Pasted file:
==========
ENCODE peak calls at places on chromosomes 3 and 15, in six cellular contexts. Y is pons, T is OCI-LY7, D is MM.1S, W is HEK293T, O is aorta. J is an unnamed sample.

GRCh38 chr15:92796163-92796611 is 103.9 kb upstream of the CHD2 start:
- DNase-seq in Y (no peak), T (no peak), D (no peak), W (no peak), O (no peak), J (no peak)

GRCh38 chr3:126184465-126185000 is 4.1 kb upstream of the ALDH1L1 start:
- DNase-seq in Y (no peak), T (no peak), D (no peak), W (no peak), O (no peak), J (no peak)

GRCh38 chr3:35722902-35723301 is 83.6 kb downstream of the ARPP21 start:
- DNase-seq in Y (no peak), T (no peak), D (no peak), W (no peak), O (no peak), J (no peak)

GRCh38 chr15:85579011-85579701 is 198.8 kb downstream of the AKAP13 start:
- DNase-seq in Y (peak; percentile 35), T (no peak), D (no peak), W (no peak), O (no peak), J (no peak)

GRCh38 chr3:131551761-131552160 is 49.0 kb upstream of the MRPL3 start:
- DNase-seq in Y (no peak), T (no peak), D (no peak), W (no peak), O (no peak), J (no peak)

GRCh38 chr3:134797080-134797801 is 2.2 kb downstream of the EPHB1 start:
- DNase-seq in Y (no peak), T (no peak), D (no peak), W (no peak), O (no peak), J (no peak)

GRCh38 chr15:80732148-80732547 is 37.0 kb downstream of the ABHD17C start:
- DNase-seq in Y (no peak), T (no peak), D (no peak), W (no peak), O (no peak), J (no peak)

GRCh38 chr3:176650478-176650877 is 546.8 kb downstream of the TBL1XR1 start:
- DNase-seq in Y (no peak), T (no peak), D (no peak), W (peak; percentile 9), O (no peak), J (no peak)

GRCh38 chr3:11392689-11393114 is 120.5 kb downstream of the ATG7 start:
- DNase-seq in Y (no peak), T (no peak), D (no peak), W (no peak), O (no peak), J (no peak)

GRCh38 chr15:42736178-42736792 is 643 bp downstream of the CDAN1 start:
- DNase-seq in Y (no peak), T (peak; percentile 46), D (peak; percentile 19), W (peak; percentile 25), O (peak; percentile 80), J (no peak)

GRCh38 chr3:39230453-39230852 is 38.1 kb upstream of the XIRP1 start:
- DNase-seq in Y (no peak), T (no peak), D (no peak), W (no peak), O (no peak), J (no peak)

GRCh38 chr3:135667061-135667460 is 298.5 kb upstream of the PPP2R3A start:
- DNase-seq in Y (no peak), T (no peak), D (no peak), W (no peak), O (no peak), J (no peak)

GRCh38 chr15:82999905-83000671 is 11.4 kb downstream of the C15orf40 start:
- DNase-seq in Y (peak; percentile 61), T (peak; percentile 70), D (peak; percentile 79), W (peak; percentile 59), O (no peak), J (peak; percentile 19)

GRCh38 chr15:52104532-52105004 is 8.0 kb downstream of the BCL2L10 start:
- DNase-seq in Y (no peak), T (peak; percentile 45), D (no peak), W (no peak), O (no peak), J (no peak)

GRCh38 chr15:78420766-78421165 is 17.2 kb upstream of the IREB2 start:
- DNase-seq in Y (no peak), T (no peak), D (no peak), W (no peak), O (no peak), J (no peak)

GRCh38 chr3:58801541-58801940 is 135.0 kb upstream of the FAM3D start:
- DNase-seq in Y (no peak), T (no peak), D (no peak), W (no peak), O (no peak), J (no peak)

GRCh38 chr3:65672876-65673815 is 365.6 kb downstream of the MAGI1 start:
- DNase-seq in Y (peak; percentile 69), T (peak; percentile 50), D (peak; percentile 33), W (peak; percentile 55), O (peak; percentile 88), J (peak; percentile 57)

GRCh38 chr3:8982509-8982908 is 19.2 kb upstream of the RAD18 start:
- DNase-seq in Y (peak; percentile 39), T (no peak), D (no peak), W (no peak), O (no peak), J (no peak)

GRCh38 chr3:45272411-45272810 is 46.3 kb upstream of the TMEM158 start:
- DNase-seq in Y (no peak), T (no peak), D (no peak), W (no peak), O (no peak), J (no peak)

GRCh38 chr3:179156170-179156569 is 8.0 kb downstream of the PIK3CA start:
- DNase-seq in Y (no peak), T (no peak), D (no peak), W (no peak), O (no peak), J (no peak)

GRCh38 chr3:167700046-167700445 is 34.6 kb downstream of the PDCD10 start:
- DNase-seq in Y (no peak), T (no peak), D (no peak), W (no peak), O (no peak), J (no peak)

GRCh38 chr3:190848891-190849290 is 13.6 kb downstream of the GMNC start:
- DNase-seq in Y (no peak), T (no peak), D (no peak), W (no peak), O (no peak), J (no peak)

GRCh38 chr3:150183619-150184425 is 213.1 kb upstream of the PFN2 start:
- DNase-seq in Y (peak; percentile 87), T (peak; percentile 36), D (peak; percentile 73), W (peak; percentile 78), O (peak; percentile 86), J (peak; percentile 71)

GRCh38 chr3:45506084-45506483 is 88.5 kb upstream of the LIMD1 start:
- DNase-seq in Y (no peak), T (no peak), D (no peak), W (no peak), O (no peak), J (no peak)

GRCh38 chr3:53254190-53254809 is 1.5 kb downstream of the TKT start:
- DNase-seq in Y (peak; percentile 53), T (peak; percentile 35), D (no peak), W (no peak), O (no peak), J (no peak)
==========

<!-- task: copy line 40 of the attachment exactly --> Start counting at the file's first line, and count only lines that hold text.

GRCh38 chr3:179156170-179156569 is 8.0 kb downstream of the PIK3CA start: